Many of the rich men of the country had from twenty to sixty Indian servants whom they dressed and fed. Indians tilled our soil, pastured our cattle, sheared our sheep, cut our lumber, built our houses, paddled our boats, made tiles for our homes, ground our grain, slaughtered our cattle, dressed their hides for market, and made oour unburnt bricks; while the Indian women made excellent servants, took care of our children, made very one of our meals.

Not all Indians worked in the towns or on the rancheros. Independent Indians from the interior frequently raided coastal ranchos, not to destroy lives and/or property or to achieve status or express courage, but to capture horses. The enormous herds of horses were easy and tempting targets, the Indians preferring them to cattle as a food source (since they were easier to drive off), as well as fulfilling transportation and trade needs. From ranchos in the vicinity of Monterey, south to Santa Barbara, Los Angeles, and San Diego, and eastward into the San Bernardino Valley, Indians continually raided the ranchos horse herds, a practice that continued well into the 1870s, long after the Americans took over California. By substituting new food sources for those depleted by the establishment of European settlements, many Indians became heavy consumers of meat, a dietary adjustment that saved entire villages from starvation.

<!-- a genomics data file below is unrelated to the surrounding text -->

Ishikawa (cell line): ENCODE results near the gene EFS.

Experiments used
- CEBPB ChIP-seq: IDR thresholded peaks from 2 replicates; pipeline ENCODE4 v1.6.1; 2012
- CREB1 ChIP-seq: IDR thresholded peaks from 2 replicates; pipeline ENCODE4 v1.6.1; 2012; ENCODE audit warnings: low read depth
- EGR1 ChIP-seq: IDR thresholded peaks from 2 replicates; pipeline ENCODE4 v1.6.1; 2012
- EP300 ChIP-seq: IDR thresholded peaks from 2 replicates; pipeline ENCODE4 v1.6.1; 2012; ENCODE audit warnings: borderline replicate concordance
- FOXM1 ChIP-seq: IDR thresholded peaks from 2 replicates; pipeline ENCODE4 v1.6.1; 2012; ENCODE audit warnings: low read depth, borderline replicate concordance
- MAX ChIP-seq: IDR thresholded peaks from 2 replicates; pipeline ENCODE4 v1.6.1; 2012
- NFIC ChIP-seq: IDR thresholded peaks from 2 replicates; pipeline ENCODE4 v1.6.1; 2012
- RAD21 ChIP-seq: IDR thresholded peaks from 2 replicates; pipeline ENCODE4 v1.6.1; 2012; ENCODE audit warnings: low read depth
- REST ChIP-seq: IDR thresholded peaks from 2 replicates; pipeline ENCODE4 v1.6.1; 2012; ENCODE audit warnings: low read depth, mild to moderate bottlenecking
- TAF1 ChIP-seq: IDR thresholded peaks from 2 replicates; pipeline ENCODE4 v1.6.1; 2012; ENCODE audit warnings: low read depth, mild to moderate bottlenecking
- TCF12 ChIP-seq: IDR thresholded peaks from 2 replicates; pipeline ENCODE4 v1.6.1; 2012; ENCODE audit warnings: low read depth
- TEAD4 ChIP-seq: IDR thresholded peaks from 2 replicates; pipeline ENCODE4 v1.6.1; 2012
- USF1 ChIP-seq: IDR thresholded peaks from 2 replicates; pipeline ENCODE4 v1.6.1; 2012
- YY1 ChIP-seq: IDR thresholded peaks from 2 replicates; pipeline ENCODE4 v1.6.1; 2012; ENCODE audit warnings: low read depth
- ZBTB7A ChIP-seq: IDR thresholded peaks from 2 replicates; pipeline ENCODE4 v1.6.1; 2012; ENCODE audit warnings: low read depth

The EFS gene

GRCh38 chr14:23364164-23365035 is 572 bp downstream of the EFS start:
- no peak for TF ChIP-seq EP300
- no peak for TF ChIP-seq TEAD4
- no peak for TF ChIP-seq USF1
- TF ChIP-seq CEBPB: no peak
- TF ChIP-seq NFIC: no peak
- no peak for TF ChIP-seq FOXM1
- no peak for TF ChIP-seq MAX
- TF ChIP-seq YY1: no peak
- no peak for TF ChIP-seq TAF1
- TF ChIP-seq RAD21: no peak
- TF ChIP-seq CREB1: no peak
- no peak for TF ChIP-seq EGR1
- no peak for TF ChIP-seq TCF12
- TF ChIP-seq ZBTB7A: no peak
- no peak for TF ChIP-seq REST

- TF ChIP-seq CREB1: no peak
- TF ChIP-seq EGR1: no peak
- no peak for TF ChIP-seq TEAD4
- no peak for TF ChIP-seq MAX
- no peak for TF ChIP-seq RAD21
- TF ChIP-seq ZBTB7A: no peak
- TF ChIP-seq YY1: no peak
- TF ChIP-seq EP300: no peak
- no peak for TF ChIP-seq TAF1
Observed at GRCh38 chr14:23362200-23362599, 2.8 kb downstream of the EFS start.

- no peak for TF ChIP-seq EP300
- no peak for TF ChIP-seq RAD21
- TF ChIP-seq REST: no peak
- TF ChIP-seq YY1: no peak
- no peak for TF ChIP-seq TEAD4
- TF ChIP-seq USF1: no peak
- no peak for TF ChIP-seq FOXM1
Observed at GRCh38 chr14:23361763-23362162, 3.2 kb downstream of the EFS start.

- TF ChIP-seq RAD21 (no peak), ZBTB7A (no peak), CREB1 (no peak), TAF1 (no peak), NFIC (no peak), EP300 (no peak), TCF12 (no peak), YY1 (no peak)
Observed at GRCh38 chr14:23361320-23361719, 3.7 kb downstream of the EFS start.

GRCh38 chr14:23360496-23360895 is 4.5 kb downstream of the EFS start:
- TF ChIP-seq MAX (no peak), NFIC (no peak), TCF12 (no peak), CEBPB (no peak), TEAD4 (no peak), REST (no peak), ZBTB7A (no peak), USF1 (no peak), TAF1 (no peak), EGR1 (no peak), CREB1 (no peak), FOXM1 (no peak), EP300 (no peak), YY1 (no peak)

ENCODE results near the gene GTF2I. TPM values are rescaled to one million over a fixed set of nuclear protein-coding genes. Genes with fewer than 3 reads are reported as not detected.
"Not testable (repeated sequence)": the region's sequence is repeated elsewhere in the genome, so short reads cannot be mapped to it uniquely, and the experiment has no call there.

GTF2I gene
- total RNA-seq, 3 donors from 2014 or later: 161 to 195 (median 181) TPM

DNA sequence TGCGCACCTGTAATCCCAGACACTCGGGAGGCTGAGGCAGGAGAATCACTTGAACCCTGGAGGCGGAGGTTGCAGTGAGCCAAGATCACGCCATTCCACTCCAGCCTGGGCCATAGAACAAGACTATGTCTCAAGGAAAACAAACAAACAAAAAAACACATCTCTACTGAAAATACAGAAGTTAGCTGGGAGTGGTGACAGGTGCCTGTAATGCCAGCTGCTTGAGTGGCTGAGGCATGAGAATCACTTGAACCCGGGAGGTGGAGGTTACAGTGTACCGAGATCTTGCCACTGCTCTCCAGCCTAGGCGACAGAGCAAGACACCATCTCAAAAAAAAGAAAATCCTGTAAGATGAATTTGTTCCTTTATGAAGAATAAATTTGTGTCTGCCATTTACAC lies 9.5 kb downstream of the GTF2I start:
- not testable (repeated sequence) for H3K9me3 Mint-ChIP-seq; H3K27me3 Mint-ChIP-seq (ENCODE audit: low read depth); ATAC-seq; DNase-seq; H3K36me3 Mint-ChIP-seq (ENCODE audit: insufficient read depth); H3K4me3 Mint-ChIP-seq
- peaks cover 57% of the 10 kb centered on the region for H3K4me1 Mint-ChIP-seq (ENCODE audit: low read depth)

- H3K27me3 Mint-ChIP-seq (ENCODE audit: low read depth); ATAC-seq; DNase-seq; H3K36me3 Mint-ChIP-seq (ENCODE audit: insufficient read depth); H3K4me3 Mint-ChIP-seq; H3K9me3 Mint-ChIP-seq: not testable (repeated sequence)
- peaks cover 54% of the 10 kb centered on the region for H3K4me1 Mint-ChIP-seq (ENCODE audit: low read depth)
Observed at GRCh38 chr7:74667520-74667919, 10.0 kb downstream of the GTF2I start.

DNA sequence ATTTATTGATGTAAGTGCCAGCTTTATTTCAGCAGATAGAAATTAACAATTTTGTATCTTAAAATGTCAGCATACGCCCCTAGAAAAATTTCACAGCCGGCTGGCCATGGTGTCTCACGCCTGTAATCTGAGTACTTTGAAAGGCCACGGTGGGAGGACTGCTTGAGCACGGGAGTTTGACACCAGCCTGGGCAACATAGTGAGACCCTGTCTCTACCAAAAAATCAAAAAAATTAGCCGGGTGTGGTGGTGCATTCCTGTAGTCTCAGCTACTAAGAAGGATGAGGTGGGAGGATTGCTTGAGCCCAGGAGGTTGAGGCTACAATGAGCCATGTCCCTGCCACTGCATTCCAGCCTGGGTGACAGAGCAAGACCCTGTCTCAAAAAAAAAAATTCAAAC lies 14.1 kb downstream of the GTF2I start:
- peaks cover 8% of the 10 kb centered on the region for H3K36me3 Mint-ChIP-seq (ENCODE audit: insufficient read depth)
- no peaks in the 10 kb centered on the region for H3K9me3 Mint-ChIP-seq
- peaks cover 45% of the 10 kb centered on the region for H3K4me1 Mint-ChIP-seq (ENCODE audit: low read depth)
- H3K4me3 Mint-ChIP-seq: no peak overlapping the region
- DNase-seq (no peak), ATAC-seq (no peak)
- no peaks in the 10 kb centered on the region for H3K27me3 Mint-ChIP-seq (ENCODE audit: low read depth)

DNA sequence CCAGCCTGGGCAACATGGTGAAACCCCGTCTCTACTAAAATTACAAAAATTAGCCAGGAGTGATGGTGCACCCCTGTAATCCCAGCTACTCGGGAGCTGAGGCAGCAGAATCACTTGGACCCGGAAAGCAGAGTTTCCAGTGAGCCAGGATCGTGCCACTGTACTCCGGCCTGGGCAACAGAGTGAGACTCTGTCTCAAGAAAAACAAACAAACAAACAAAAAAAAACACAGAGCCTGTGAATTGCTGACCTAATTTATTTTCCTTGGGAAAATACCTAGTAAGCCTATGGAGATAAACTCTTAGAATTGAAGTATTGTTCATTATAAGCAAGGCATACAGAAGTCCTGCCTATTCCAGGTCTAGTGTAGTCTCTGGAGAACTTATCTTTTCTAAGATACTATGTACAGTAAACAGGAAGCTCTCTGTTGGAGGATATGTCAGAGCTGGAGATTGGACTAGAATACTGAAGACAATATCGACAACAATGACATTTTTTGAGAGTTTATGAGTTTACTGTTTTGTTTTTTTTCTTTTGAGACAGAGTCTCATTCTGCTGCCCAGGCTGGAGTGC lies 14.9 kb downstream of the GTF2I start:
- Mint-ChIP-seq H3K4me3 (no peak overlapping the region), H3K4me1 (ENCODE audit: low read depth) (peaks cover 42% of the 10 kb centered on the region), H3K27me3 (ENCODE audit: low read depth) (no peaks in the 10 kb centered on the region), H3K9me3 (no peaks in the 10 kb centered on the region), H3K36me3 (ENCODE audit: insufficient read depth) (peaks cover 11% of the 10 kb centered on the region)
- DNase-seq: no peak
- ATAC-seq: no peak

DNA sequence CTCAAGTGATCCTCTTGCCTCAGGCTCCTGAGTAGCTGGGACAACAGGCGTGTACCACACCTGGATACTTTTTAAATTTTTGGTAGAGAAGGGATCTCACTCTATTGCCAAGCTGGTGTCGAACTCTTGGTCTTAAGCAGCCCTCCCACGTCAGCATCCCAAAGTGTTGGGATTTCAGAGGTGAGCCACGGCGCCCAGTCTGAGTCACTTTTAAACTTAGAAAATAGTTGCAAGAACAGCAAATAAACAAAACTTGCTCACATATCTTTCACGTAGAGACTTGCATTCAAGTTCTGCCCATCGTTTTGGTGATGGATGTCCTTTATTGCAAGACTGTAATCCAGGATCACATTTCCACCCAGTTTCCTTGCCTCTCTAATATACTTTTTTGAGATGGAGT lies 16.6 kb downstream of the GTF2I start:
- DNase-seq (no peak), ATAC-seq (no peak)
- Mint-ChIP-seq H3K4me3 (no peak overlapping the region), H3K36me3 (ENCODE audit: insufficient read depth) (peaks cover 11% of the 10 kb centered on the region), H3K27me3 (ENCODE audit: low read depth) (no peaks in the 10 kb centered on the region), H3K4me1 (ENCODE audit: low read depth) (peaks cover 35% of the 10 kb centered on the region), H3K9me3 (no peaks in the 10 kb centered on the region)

In addition to social and economic adaptations, Indians also adapted politically to the post-secularization period. Throughout central and southern California, Indians were reorganizing their lives and strong, self-made political leaders emerged and established what in some cases amounted to new societies. They organized mission refugees, individuals from scattered and/or broken lineages, and remnants of their own kin into well-governed political units. Unlike their forebearers, who had governed by consensus, the post-secularization leaders ruled by power, adjudicating disputes among villages under their control, negotiating with white and Indian leaders, and summarily punishing lawbreakers.